The new act would make reverse mortgages available to additional millions of homeowners by raising the FHA's Home Equity Conversion Mortgage loan limit equal to the Fannie Mae and Freddie Mac conforming loan limit. By increasing and simplifying the loan amount, this change would help seniors who have homes valued above the current FHA loan limit of $362,790 and less than $600,000 obtain a reverse mortgage through the FHA.
Eligible seniors would still have to be 62 years of age or older and have paid off their mortgage or have only a small mortgage balance remaining. The amount of the loan (or monthly payments to the senior) depends on the value of the home, the age of the homeowner and expected interest rate. In most cases, the reverse mortgage does not have to be repaid until the borrower moves out of the home permanently.
Seniors should carefully study and understand the provisions of this mortgage transaction before making a commitment. There are advantages and disadvantages. On the downside are large upfront fees.
Q: How do home builders handle all the fees required by local governments?
A: Home builders are becoming increasingly concerned about rising fees and regulations being imposed on them by local governments where they are building homes. This comes at a time when their prices are being lowered and inventories are rising.
A report from the National Association of Home Builders notes that each $1,000 increase in the cost of a new median-priced home forces another 217,000 prospective buyers out of the marketplace.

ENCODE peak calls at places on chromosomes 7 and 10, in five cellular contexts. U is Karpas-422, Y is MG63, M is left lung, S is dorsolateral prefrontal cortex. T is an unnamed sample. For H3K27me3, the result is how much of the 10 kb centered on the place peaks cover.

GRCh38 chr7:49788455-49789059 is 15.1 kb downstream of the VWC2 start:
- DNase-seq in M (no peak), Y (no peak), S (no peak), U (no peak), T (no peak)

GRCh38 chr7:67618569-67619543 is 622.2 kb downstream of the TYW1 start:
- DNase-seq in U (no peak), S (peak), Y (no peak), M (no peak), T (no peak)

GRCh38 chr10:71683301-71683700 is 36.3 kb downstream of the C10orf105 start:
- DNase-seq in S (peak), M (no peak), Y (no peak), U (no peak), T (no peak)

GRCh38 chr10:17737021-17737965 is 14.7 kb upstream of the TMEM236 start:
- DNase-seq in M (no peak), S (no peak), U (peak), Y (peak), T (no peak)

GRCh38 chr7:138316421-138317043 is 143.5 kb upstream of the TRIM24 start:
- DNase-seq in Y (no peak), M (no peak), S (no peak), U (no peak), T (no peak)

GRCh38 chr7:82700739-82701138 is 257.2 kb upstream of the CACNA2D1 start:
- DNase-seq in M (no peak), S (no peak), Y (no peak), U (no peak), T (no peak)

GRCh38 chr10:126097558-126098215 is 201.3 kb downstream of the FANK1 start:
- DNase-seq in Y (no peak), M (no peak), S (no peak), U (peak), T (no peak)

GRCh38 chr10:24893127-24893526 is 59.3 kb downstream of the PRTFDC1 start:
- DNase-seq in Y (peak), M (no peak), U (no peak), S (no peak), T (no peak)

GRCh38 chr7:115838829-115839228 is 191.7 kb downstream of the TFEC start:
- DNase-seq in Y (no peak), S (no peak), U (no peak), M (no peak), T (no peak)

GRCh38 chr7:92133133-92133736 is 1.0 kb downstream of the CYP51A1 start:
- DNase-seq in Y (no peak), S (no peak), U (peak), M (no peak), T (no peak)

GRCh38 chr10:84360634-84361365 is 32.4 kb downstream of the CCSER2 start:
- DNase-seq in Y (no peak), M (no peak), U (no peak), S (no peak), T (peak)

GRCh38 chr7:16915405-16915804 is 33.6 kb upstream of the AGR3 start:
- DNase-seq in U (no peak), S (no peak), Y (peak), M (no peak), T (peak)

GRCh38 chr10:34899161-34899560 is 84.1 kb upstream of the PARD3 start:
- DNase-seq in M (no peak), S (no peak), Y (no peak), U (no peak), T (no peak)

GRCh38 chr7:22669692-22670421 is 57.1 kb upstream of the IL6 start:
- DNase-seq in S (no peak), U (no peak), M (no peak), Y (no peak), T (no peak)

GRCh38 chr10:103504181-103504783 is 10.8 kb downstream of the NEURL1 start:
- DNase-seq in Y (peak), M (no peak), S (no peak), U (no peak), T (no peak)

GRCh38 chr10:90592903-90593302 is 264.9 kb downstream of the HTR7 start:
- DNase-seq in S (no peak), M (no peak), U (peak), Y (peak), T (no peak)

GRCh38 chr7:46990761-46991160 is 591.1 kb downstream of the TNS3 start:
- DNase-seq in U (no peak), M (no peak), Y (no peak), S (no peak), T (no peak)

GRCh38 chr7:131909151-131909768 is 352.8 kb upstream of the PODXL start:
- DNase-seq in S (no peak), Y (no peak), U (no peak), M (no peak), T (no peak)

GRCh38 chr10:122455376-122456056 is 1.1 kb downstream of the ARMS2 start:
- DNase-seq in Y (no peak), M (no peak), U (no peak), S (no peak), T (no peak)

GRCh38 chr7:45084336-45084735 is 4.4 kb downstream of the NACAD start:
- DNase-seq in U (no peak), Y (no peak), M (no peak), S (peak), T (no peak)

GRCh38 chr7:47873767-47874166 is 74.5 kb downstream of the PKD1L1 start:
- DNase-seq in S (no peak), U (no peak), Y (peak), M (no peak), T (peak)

"The NAHB study shows that even modest impact fees can have a dramatic effect on housing affordability," said Jerry Howard, chief executive officer of the association. "Local governments need to understand that higher regulatory costs frequently push up the price of housing beyond the means of many teachers, firefighters, police officers and other moderate-income workers."
Q: Are rents generally rising?
A: While home prices are steady or slightly lowering in some areas, rents are on the rise. Many prospective home buyers are opting to hold off on a home purchase in the hopes prices will be lower and more affordable in the future.
In the meantime, many of these hold-off folks need to rent their residence, thus pushing up the demand for rentals and increasing rents.
"During the housing boom, the 'rent vs. buy' decision became a buy," said appraiser Jonathan Miller. "Now the pendulum is swinging the other way. As a result, there are fewer vacancies and increased demand for apartments, allowing landlords to raise their rental fees. Tighter lending standards are also playing a part by locking more people out of homeownership and increasing competition for rentals."
Send inquiries to Jim Woodard, P.O. Box 120190, San Diego, CA 92112-0190. Questions may be used in future columns; personal responses should not be expected.